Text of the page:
After premiering their suitably cosmic and atmospheric video for their single ‘Wardrobe,’ taken from their debut album Objects (17th March via Pear O’ Legs Records), we welcome back The Nightjar to take us track-by-track through their new album. Take every opportunity to see them live (details of their two album launch shows in London and Bristol are below), they are an exceptional and uniquely talented musical ensemble, as you can hear for yourself below.
Drawing influence from the surrealist atmospheres of Grouper, the stark and poignant balladry of Diane Cluck and the deft compositions of Colleen, The Nightjar use close harmonies, tight-interlocking guitars, deep bass and an intense lead vocal to paint fragile, haunting landscapes for their dream-like, ethereal songs of hope, loss and disaster. Inspired by Eastern philosophical notions of emptiness, the ephemeral nature of reality and the cultivation of love and empathy for the world, The Nightjar’s work holds a plaintive resonance of the philosophising of legendary French composer Olivier Messiaen, whose Catholic faith and explorations of the void of existence inspired him greatly, and this particular form of metaphysical musing comes to mind when The Nightjar refer to their album as “songs for the end of time”.
Objects: Track by Track
All Objects Will Cease
An exploration of the limitations of language and the constructed nature of reality, All Objects Will Cease speaks about the inevitability of movement, the passing of time and the part this plays in our attempt to pin down meaning as our experiences constantly evolve. It is a philosophical attempt to describe and communicate the nature of both material and emotional worlds and the potential futility of this.
The Birds Were Made to Sing For Us
An introspective and emotional response to the changing nature of a relationship. The protagonist is grappling with the loss of faith they have in the stability of a connection. The sobering experience of realising that all is not as it seems yet seeking comfort by retreating into the familiar. There is an attraction towards delusion when the loss of an attachment seems too hard to face.
Wardrobe begins with a description of a sentimental exploration of material objects. The familiar belonging that adorn our memories connect us to our history. The protagonist explores and observes these precious belongings in great detail, noticing texture and condition. These belongings are all carefully contained in boxes to keep them safe. In the second half of the song a successions of elemental forces arrive and liberate these belongings. All is lost, burned, drowned by waves, swallowed by the ground or swept away by wind. This is an experience of loss and liberation, a necessary stage when mourning the separation from attachments.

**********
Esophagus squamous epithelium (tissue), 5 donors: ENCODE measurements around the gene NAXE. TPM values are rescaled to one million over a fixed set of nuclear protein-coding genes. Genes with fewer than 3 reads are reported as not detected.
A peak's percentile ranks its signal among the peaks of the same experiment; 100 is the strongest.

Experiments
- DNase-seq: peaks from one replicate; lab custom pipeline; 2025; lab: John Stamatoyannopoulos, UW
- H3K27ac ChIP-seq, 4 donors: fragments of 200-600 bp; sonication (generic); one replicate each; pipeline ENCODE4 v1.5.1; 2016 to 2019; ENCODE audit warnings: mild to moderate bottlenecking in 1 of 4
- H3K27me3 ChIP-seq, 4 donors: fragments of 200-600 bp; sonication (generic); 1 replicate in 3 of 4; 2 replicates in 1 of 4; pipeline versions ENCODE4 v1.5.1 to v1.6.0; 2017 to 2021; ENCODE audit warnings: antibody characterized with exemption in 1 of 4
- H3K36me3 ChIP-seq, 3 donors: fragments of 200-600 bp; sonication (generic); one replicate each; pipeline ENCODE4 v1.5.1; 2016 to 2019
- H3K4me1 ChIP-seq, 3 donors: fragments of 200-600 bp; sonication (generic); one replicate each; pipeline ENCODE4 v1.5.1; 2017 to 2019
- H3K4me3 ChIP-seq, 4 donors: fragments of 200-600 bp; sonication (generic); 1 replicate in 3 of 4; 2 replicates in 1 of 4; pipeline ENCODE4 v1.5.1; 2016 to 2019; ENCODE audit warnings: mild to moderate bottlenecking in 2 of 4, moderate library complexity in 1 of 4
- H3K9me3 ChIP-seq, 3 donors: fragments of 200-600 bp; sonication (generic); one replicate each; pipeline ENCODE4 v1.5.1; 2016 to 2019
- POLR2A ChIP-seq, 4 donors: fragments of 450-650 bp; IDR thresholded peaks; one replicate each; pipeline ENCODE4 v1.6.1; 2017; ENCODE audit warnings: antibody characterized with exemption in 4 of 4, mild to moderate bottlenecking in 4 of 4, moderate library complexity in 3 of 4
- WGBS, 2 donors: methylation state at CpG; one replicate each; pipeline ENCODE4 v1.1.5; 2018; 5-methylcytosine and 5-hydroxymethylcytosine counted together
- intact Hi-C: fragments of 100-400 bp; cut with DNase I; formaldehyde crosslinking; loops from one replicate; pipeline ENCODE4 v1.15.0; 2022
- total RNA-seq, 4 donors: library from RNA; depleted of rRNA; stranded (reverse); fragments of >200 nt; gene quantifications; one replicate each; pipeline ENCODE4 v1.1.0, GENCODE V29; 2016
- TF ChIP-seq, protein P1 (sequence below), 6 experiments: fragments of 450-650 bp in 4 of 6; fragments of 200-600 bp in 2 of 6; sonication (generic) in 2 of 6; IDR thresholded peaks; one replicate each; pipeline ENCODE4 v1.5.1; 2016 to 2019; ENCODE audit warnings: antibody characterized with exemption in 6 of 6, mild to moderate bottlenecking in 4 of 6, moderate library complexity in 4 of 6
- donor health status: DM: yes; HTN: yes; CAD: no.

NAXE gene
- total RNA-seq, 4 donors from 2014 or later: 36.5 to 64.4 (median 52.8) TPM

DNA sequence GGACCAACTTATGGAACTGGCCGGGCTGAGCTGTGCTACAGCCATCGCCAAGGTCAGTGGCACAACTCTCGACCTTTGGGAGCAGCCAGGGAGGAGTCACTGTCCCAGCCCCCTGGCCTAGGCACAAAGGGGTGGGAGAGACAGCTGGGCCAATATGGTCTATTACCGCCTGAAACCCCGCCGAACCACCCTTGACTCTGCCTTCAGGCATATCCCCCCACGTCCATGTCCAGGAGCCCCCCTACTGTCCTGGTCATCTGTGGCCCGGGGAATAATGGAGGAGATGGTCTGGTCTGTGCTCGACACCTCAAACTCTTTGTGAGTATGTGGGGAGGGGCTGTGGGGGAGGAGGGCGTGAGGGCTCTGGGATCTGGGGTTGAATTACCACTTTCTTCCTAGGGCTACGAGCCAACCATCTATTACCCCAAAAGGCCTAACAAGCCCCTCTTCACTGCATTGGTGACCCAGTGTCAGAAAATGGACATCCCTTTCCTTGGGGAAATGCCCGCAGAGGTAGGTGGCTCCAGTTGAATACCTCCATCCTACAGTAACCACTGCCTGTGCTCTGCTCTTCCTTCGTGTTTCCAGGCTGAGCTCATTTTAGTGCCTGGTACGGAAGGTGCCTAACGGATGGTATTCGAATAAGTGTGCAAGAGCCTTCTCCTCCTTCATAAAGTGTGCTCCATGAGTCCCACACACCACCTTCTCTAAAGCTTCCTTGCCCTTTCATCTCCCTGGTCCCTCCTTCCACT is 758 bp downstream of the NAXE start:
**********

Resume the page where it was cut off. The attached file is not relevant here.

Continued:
A song about living with change. Cockleshell explores the experience of a nomad who is at home whilst moving, taking root on drifting wood. The song is also about the decision to become nomadic, moving from one way of life to another and discovering new and fulfilling possibilities in a different way of living.
Lead And Line
A lead and line is a tool used to measure depth in water. It is a simple lead weight attached to a rope, the distance the lead travels marking the depth in fathoms. The song explores the navigation that is required when exploring uncharted territories. A sensitive and possibly animal-like exploration of unfamiliar changing terrain, Lead And Line explores the shift in perception that is required to navigate and map a changing environment.
A traditional song that exists in many incarnations. In this arrangement the protagonist waits at the gallows pole as various family members approach the gallows, offering hope and potential salvation. One by one, the protagonist finds that they have come to watch the spectacle rather than pay off the executioner until the last refrain. This song is an investigation into injustice, hope and liberation.
This song is about how a landscape, or way of life, can encroach upon its surroundings, and the fear attached to this. It could be seen as a city landscape spreading into the suburbs, or the survival of rural traditions being threatened by the call of the city. The attraction of different experiences, or the overpowering of existing ways of life. The song addresses the tendency that people have to fear this change. The Black Waters symbolise the rising tide of the unknown
Dle Yaman, translated as ‘alas’, is an iconic Armenian folk song. There are many variations and translations of this song, but all agree that the song is a strong expression of sorrow in response to the loss of a loved one.
In The Sky or In the Ground
The song is an expression of encouragement. The words highlight the powerful nature of an ultimately solitary journey through life. It is a loving acknowledgment of the support we may receive along this journey and the courage and knowledge that this support provides. It gives thanks for formative relationships and calls upon the advice and memory of loved ones lost along the way.
Objects is released 17th March via Pear O’ Legs Records. Pre-Order it here.
Don’t miss their two album launch shows:
The Nightjar: Album Launch Shows
London show: 15 March (The Nest Collective) at Proud in Camden
Tickets and Details
Bristol show: 17 March at The Cube in Bristol
Tickets and Details
More here: thenightjarmusic.com
Photo Credit: Paul Blakemore